This case is more timely and directly contemporary than Ten’s previous cases. While it certainly has a few elements that are personal to Ten, the most important pieces have a “ripped from the headlines” feel. For some readers, how they feel about the book may depend on how they feel about the issues raised.
Ten’s initial clients are a fading Hollywood icon and a conservative California politician in the Sarah Palin mold. Former A-lister Mac Gannon is clearly intended to be a thinly fictionalized Mel Gibson, complete with his drunken bigoted rants and his chastened sober apologies. Politician Bets McMurtry is a poke at what turns out to be the hypocrisy of Tea Party politics. Bets wants Ten to find her missing housekeeper/companion, an illegal immigrant named Carla Fuentes. Because the Tea Party is adamantly against illegal immigration, Bets can’t involve the police in her search for Carla. She will be damned for aiding and abetting an illegal on the one side, while the IRS goes after her for not paying Social Security for Carla and other taxes on the other side. For Bets, this is a no-win scenario, but she feels duty bound to help the woman who has cared for her all her life.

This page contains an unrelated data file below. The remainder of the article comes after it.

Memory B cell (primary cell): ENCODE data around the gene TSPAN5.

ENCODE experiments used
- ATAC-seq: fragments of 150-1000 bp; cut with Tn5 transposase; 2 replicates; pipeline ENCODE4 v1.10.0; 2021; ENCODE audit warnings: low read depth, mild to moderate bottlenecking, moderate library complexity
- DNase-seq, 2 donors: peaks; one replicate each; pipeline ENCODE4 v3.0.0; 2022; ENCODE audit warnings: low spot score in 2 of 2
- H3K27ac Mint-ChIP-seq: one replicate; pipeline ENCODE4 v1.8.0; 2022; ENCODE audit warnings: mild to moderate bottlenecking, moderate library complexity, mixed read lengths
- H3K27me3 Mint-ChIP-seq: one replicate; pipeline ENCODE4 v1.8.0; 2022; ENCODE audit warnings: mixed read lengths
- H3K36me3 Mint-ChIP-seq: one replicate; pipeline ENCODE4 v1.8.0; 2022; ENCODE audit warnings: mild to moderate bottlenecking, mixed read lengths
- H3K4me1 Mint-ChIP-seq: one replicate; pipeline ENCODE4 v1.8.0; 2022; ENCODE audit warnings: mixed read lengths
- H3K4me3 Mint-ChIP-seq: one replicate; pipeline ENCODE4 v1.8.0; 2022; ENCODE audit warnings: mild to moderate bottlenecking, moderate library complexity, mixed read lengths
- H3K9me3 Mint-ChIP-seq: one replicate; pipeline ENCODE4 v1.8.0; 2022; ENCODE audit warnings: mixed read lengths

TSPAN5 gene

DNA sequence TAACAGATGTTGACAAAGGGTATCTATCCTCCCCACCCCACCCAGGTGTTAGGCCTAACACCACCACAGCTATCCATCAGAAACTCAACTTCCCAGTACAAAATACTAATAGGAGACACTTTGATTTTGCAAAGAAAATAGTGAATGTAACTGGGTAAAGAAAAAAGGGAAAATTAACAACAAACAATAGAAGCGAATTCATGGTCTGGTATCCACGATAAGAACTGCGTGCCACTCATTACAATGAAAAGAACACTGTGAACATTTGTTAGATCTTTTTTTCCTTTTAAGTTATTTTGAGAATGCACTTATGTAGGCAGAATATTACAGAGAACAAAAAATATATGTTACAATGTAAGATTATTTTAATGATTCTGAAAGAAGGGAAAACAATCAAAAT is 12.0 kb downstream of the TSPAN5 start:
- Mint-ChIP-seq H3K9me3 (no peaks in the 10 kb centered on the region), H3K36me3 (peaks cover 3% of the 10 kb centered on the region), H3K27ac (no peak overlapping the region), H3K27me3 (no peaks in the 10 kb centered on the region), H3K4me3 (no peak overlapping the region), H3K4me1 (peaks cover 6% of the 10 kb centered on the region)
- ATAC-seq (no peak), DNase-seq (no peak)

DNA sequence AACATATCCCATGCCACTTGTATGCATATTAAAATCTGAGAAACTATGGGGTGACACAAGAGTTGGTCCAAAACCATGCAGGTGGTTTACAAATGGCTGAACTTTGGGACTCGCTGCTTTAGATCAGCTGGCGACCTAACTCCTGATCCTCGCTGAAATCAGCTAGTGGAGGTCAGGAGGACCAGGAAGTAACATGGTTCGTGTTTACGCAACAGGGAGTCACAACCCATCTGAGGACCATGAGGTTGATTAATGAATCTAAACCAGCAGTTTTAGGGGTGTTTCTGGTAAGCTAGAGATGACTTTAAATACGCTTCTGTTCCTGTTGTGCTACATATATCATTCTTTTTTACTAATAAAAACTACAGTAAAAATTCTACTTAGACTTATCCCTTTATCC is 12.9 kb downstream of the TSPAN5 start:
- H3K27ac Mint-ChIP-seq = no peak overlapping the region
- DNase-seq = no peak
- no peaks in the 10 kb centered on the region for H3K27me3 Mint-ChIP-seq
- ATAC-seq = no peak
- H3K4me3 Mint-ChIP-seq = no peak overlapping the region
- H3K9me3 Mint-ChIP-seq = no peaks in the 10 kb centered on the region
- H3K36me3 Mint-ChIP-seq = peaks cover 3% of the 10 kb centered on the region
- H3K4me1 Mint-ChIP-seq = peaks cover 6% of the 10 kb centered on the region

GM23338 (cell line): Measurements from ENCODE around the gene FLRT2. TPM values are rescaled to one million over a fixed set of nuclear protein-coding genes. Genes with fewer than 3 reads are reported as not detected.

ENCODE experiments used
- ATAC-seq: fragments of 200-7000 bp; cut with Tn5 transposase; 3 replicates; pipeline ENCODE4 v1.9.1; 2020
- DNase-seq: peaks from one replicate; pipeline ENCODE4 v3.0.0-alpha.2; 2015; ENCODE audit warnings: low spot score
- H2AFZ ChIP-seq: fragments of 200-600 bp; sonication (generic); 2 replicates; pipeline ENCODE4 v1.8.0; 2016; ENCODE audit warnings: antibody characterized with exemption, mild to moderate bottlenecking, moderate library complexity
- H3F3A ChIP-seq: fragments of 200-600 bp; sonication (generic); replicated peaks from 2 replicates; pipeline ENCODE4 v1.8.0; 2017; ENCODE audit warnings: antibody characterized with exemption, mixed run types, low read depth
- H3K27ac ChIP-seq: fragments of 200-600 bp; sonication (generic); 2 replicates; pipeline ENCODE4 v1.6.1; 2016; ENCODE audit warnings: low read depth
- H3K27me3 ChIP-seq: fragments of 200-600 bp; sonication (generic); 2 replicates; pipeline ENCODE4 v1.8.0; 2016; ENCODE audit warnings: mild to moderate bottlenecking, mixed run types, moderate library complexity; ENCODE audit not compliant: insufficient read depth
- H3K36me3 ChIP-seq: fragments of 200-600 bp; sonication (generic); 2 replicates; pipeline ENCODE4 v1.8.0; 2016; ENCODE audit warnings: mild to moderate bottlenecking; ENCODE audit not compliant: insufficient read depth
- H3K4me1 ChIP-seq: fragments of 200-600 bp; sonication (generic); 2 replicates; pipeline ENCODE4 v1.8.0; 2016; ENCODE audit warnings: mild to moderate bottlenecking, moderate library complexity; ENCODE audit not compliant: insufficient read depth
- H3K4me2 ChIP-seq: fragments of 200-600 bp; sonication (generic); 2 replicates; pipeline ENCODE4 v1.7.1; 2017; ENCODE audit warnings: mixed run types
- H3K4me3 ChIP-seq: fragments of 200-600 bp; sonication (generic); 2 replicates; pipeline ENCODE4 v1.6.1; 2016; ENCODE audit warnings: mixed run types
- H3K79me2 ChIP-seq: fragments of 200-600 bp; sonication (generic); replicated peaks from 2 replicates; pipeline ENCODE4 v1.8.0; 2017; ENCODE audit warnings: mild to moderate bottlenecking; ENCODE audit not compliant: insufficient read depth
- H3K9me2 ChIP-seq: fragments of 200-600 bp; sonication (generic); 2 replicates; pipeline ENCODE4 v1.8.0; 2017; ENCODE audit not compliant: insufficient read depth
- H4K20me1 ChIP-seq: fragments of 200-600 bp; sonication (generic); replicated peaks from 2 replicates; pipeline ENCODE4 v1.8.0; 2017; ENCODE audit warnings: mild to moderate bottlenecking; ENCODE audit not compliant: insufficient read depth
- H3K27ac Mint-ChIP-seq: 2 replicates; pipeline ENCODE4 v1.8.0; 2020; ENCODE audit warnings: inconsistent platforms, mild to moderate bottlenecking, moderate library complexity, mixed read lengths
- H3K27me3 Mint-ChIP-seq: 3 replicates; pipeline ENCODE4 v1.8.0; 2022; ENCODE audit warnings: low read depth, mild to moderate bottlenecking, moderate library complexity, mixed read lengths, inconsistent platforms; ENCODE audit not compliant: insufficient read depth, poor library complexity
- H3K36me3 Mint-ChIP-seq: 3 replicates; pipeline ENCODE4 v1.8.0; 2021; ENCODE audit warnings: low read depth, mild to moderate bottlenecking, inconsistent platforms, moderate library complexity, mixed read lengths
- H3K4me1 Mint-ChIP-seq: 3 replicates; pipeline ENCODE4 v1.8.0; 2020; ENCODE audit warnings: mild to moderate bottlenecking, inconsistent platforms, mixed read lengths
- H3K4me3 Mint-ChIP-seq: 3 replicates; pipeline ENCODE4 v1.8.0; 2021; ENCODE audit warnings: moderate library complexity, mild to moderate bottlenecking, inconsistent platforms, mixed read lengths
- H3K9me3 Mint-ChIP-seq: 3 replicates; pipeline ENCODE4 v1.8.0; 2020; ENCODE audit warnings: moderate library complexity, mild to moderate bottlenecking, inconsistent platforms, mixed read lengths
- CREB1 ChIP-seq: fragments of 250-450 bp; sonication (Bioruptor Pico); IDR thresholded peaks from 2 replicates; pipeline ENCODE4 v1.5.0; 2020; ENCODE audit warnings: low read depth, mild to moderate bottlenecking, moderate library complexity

But Ten’s search for Carla, as difficult as it is to find someone who has perfected the art of staying lost in the shadows of the system for decades, uncovers something much, much bigger. Someone has found a way to use the network of undocumented household help to provide even shadier services to people who are willing to pay large sums of money to cut very big corners. The scary thing about this case isn’t that the criminal enterprise that Ten uncovers is far-fetched, it’s that the heart of it seems all too plausible.
As always, Ten’s feline buddy Tank steals every single one of his scenes, providing Ten with an emotional rock to lean on, and providing the story with a much-needed dose of levity at key points. While Ten may anthropomorphize Tank’s reactions just a bit, it’s not more than any other cat-staffer (Dogs have owners, cats have staff). Tank does not solve crimes. He provides needed emotional ballast for Ten to do the work he must. And occasionally puts Ten in his place. As cats so often do.